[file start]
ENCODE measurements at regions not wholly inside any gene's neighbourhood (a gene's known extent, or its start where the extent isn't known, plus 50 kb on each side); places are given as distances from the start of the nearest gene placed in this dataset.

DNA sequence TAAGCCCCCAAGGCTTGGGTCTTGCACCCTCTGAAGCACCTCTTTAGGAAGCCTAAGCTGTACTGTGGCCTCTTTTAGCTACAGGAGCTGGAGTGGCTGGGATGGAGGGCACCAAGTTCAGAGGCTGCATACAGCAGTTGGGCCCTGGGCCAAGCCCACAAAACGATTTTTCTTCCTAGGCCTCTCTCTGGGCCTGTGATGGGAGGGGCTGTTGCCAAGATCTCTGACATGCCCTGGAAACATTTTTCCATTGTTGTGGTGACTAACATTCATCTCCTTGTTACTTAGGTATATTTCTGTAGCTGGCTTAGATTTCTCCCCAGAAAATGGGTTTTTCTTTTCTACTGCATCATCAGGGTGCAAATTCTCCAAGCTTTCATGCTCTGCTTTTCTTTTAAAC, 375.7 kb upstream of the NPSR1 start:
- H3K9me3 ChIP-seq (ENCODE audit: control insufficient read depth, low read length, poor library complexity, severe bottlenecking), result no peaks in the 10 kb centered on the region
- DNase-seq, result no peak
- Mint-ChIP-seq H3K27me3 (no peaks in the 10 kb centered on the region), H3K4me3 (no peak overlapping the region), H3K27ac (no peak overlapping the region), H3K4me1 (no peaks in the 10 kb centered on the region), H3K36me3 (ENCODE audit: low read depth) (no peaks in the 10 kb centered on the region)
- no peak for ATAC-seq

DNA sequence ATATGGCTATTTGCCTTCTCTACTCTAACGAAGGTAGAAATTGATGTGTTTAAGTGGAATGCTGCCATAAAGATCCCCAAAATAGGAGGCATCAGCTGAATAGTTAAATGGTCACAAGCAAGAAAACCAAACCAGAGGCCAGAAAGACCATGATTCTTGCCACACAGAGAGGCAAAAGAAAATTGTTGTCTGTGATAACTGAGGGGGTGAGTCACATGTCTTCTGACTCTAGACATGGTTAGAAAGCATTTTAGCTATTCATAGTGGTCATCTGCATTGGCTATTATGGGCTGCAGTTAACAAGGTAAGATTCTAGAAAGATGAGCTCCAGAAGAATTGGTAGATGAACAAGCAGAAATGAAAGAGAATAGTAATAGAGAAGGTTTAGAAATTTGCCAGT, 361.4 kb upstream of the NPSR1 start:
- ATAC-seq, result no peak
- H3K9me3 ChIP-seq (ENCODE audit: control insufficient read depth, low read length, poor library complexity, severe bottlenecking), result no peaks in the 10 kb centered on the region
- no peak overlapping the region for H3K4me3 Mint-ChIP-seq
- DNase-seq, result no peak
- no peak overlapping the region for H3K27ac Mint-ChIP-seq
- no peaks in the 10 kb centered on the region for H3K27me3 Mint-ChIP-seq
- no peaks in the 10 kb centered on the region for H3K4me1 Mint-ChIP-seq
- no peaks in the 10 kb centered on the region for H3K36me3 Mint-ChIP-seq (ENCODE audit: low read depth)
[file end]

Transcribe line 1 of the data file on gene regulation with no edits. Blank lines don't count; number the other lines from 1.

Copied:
ENCODE measurements at regions not wholly inside any gene's neighbourhood (a gene's known extent, or its start where the extent isn't known, plus 50 kb on each side); places are given as distances from the start of the nearest gene placed in this dataset.